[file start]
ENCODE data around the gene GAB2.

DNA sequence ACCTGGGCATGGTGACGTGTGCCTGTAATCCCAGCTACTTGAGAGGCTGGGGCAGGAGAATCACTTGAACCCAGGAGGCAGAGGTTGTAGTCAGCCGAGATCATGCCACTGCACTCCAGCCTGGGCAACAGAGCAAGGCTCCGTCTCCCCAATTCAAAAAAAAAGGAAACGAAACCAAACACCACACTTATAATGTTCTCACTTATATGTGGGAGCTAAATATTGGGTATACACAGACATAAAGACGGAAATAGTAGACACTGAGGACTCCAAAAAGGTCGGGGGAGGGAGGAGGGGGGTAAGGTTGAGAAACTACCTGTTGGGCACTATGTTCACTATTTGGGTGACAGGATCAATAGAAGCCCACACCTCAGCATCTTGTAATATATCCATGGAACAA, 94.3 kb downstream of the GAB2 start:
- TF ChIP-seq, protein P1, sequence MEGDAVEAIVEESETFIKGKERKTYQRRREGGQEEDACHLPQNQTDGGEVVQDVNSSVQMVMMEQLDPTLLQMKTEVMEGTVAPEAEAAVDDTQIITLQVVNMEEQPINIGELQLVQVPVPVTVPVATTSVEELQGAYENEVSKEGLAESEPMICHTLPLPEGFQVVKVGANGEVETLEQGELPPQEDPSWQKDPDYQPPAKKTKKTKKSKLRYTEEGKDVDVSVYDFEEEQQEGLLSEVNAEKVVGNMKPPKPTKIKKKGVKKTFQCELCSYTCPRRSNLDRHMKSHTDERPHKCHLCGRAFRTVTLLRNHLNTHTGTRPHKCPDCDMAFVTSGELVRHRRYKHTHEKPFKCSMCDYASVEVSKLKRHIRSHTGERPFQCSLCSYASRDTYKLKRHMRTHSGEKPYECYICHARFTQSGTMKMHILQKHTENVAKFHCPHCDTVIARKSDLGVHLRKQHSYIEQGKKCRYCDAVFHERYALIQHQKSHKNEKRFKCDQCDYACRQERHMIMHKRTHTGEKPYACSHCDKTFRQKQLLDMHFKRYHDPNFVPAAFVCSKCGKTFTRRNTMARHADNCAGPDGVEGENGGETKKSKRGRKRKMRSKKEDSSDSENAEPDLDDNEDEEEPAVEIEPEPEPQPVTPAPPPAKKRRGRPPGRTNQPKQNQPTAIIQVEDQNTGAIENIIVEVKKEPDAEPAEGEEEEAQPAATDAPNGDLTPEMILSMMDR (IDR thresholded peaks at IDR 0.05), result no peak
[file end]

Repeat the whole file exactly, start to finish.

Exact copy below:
ENCODE data around the gene GAB2.

DNA sequence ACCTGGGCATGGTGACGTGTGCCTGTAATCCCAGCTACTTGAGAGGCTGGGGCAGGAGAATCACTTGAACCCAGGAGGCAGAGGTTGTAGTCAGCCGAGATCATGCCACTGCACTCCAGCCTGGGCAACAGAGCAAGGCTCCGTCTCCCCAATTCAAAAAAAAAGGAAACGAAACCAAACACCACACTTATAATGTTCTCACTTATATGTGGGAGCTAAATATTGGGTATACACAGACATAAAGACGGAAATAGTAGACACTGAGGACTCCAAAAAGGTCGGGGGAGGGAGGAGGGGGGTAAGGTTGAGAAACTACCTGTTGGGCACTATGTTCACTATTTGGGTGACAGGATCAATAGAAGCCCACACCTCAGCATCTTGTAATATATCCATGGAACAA, 94.3 kb downstream of the GAB2 start:
- TF ChIP-seq, protein P1, sequence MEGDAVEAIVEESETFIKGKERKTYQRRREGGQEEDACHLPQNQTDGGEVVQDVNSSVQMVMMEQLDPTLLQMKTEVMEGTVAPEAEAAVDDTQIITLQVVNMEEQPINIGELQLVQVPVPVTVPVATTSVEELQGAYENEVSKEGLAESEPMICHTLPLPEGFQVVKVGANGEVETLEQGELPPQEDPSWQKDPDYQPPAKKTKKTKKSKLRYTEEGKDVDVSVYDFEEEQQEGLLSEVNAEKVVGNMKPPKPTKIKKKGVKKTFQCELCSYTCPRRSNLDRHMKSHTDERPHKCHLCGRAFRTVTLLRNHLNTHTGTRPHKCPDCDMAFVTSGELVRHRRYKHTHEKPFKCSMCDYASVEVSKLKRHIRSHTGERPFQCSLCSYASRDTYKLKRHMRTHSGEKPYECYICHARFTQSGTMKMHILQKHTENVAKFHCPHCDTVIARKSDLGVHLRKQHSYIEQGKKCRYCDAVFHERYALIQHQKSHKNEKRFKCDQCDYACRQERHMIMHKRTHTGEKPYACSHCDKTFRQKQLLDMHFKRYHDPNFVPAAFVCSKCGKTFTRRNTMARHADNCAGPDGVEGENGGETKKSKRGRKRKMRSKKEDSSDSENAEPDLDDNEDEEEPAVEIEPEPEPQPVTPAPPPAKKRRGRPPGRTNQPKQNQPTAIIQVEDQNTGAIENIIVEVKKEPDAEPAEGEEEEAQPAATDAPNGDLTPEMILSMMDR (IDR thresholded peaks at IDR 0.05), result no peak